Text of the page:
And it's very easy to think that of Gabriel, given Lionhead spend the opening hour of Fable: The Journey emphasising that he's a useless, unheroic waste of space.
Good-natured maybe, but a slacker, and when caught between saving a blind woman or outrunning the danger that threatens to kill both of them, he initially chooses the latter. That for a split-second you actually believe he won't change his mind shows how swiftly the studio's impressed his core characteristics upon you.
It's only his unwavering devotion to his ageing horse Saren that we find anything of value to his personality. And it's precisely in this that we manage to find some connection with him.
He loves the horse, and by virtue of the fact that this is a Fable title were the perspective is first-person and a huge part of the game is centred around our interaction with Saren - so do we. And so we start finding some bond with this character to whose hands we control and destiny we forge with the hope that something salvageable can be found within him.
That's the initial arc of the story too. It's traditional fantasy trope, but given the Fable spin. So we observe the potential epicentre of the world's (new) doom not at point-blank range, but as a distant landmark far from the dirt trails of our horse and carriage. Gabriel's imbued with magical spell-casting powers, but immediately wants rid of them. In observing a destruction-filled future through a scrying pool, he's moved only by the seeming death of his four-legged companion. The blind woman turns out to be a seeress, but between eulogising about the old ways during their journey together lashes Gabriel with a barbed tongue.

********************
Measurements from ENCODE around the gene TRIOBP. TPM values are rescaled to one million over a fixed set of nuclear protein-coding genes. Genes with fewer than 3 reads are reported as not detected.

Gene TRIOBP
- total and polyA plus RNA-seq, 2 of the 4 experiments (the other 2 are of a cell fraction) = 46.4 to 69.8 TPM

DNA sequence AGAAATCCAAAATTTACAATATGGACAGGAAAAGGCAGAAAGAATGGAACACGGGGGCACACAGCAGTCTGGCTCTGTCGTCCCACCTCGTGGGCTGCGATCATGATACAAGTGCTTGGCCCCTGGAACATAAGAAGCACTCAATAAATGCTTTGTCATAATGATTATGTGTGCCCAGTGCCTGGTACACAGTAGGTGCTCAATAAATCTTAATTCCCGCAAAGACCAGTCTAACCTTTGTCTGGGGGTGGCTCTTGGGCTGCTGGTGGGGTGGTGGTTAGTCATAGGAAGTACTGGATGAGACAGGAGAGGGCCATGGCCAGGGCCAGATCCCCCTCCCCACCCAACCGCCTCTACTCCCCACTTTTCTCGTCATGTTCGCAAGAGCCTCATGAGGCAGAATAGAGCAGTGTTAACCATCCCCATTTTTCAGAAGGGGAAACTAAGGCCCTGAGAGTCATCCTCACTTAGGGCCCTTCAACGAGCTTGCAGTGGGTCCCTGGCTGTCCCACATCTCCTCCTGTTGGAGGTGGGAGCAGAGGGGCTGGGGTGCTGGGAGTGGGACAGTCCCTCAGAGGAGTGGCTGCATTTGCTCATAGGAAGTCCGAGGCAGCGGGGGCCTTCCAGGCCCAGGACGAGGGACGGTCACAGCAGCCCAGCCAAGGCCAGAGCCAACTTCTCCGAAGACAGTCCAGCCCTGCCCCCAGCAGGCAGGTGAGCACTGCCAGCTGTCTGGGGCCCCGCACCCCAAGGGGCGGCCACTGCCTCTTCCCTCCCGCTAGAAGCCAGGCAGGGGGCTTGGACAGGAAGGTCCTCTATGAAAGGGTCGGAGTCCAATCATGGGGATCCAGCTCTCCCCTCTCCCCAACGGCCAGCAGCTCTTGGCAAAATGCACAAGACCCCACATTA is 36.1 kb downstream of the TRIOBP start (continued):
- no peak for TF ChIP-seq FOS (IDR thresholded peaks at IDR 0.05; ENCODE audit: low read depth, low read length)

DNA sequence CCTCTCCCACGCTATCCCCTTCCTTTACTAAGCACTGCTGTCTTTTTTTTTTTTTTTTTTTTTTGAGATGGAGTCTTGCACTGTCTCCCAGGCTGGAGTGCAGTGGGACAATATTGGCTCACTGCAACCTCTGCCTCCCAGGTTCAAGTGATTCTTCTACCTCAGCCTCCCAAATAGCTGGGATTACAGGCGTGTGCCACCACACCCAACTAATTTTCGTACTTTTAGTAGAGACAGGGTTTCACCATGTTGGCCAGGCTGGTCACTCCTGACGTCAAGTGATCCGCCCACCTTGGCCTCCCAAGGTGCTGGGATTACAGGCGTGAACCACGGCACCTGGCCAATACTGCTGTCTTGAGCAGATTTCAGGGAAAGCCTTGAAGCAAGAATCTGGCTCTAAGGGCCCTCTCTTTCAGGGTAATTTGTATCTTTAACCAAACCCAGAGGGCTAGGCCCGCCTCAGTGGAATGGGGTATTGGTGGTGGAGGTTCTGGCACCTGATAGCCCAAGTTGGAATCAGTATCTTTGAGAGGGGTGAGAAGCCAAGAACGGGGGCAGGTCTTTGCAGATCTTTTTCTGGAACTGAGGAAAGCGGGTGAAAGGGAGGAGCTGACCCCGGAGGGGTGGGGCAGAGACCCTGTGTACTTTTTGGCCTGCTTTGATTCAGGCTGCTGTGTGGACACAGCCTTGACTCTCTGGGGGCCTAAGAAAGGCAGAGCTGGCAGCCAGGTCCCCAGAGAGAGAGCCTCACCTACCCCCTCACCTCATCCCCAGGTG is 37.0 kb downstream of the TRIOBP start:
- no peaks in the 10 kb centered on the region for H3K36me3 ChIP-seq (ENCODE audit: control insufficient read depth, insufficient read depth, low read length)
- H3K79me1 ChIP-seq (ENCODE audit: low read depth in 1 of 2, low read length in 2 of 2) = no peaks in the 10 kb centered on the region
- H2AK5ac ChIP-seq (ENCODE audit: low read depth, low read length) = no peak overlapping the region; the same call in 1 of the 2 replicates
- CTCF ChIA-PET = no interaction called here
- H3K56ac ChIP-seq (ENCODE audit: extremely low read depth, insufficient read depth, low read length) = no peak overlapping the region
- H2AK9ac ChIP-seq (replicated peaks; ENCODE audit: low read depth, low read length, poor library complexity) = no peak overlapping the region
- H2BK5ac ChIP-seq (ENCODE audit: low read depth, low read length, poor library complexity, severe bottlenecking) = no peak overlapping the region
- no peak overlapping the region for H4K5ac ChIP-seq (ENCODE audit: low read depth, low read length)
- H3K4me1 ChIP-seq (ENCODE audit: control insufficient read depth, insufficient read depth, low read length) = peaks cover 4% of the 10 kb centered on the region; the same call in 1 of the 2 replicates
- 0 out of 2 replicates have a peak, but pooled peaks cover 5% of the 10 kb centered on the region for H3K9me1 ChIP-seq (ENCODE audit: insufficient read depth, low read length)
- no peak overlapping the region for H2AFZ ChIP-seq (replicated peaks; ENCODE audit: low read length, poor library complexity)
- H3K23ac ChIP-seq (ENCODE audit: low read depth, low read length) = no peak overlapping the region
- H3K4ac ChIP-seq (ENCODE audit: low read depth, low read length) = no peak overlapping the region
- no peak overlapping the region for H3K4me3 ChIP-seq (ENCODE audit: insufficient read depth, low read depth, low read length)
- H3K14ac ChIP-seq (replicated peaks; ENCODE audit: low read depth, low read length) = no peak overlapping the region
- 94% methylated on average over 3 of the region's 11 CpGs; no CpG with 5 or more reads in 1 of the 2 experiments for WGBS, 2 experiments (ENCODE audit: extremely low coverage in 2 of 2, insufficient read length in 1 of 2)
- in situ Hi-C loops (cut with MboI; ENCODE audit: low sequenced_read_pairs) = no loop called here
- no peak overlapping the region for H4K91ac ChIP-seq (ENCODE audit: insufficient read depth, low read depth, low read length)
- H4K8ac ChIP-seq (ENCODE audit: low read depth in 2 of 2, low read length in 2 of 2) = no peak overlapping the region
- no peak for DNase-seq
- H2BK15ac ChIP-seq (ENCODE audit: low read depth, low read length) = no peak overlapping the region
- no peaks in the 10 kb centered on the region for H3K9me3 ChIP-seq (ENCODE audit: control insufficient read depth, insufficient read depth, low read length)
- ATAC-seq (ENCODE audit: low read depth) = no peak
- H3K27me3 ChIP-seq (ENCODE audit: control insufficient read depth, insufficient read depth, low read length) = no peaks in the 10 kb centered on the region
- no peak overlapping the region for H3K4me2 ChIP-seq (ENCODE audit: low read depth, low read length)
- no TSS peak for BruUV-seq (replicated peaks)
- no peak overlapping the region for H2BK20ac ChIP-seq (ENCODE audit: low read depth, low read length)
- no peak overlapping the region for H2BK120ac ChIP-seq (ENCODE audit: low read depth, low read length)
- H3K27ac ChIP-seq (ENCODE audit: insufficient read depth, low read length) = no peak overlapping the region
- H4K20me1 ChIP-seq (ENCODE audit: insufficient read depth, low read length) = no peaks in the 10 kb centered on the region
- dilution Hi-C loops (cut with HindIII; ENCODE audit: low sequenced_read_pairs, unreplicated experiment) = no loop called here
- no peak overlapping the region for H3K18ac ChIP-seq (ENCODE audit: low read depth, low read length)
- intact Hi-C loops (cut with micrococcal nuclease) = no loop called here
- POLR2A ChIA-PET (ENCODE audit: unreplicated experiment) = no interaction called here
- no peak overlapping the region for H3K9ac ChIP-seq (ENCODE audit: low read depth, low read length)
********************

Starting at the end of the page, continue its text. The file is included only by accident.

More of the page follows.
Much like the Discworld series there's a careful balancing act between comedy and seriousness, and what emerges is a warmth in both character and setting that makes for an engaging experience from the off - though in the hour's slot we have to play the game we only have time for initial introductions of these characters and the game's big bad, tutorials in controlling horse and carriage, and round off just after the game's introduced the spell-casting element as Gabriel's granted a pair of mystical gauntlets.
It's definitely not enough time to see whether the biggest worry about the game - strict linearity in routes that honeycomb the game map - is unfounded or not, but long enough to make us settle in and be intrigued enough by the prospect of seeing where this adventure will lead us.
It's a Kinect game that feels like its been in development forever - who knows exactly how long Lionhead have been working at it before its unveiling last year, but it definitely adds an extra layer of pressure for the Kinect controls to be flawless.
The result so far is not brilliant.
Issues really came to the fore with spell-casting. Twice during the tutorial session that they're introduced Kinect was having issues recognising our movements, asking whether we wanted to recalibrate or stick to default settings. It'd be doing a bang-up job up to then, so we stuck with the defaults.
The setup for spell-casting is fairly simple. Raise either left or right hand, palm out and bring back to the same shoulder, then push out to either launch a bolt (right) or push an object or enemy away (left). There's additional stuff, like raising an arm to block attacks, leaning from side to side to move about a room or dodge dangers, but striking or pushing enemies is the barest of basics.